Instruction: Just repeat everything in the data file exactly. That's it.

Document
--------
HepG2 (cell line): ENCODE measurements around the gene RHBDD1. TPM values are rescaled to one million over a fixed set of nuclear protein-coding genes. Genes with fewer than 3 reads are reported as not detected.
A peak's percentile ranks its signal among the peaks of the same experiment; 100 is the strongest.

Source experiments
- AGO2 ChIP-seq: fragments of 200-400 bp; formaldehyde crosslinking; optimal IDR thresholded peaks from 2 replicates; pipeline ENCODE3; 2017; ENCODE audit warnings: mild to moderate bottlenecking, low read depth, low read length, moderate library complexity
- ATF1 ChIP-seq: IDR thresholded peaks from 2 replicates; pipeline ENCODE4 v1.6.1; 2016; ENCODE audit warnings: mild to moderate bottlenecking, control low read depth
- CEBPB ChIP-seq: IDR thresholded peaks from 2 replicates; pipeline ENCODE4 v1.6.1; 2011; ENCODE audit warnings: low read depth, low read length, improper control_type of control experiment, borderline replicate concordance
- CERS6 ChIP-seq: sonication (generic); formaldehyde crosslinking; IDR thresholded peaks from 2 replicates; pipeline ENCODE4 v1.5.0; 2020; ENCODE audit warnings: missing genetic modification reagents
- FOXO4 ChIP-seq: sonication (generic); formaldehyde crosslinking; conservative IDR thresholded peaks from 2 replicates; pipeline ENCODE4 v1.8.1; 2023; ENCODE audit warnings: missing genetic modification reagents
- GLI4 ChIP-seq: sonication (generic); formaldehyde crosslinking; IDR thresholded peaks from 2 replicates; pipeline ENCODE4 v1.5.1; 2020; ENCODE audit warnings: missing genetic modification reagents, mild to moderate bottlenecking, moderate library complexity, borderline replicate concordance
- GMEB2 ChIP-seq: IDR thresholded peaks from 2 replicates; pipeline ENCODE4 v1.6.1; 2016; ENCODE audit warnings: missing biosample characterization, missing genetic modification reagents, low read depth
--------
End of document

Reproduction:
HepG2 (cell line): ENCODE measurements around the gene RHBDD1. TPM values are rescaled to one million over a fixed set of nuclear protein-coding genes. Genes with fewer than 3 reads are reported as not detected.
A peak's percentile ranks its signal among the peaks of the same experiment; 100 is the strongest.

Source experiments
- AGO2 ChIP-seq: fragments of 200-400 bp; formaldehyde crosslinking; optimal IDR thresholded peaks from 2 replicates; pipeline ENCODE3; 2017; ENCODE audit warnings: mild to moderate bottlenecking, low read depth, low read length, moderate library complexity
- ATF1 ChIP-seq: IDR thresholded peaks from 2 replicates; pipeline ENCODE4 v1.6.1; 2016; ENCODE audit warnings: mild to moderate bottlenecking, control low read depth
- CEBPB ChIP-seq: IDR thresholded peaks from 2 replicates; pipeline ENCODE4 v1.6.1; 2011; ENCODE audit warnings: low read depth, low read length, improper control_type of control experiment, borderline replicate concordance
- CERS6 ChIP-seq: sonication (generic); formaldehyde crosslinking; IDR thresholded peaks from 2 replicates; pipeline ENCODE4 v1.5.0; 2020; ENCODE audit warnings: missing genetic modification reagents
- FOXO4 ChIP-seq: sonication (generic); formaldehyde crosslinking; conservative IDR thresholded peaks from 2 replicates; pipeline ENCODE4 v1.8.1; 2023; ENCODE audit warnings: missing genetic modification reagents
- GLI4 ChIP-seq: sonication (generic); formaldehyde crosslinking; IDR thresholded peaks from 2 replicates; pipeline ENCODE4 v1.5.1; 2020; ENCODE audit warnings: missing genetic modification reagents, mild to moderate bottlenecking, moderate library complexity, borderline replicate concordance
- GMEB2 ChIP-seq: IDR thresholded peaks from 2 replicates; pipeline ENCODE4 v1.6.1; 2016; ENCODE audit warnings: missing biosample characterization, missing genetic modification reagents, low read depth